September 2022

Faculty Scholars Take on Hot Topics in Bioethics: Prescription Drugs and the Inflation Reduction Act

The past few years have underscored the essential role bioethics plays in helping us navigate health crises and controversies. From the tsunami of COVID-19 to the Supreme Court’s Dobbs v. Jackson Women’s Health Organization decision and the FDA’s accelerated approval of Aduhelm, to name just a few, the Greenwall community is speaking out and offering thoughtful solutions. 

To mark the Faculty Scholars Program’s 20th anniversary, we are looking at current conversations in the public square and sharing a few recent snapshots of Faculty Scholars and Alums responding to the issues of the day.

Ethical issues related to prescription drugs – costs, manufacturing, FDA approvals – are among the most recognizable and relatable bioethics issues today.

More than 131 million Americans take at least one prescription drug – that’s two-thirds of the adult population. These drugs can be expensive and are increasingly so every year. Nationwide per capita spending on prescription drugs increased from $140 in 1980 to $1,073 in 2018.  This has made prescription drug costs a kitchen table issue and frequent topic in the news and in politics.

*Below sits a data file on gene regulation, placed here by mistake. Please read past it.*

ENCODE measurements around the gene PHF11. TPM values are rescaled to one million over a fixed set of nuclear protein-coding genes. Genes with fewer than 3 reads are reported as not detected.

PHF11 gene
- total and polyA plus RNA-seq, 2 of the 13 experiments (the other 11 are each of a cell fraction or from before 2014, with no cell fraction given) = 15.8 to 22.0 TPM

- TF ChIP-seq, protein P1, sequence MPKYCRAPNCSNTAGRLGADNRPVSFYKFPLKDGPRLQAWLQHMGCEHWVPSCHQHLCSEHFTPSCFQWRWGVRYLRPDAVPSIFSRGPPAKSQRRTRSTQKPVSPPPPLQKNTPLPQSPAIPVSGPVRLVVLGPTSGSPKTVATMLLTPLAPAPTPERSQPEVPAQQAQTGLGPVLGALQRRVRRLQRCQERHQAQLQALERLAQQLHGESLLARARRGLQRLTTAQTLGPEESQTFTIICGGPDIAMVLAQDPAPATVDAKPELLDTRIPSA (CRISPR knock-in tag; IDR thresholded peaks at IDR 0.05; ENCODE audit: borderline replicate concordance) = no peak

Greenwall Faculty Scholars and Alums have long been challenging the status quo and suggesting solutions to many ethical dilemmas related to prescription drugs. Most recently, Scholars have reacted to the passage of the Inflation Reduction Act, signed into law on August 12, 2022. It includes provisions designed to lower health care costs, including prescription drug costs. For example, Medicare will be able to negotiate some drug prices, and Insulin copayments will be capped at $35 per month. Although the legislation is a step forward to reduce the costs of prescription drugs, there are limitations and caveats. Here, our Faculty Scholars community explains the finer points of drug pricing, with some recent coverage of the future impact of the Inflation Reduction Act.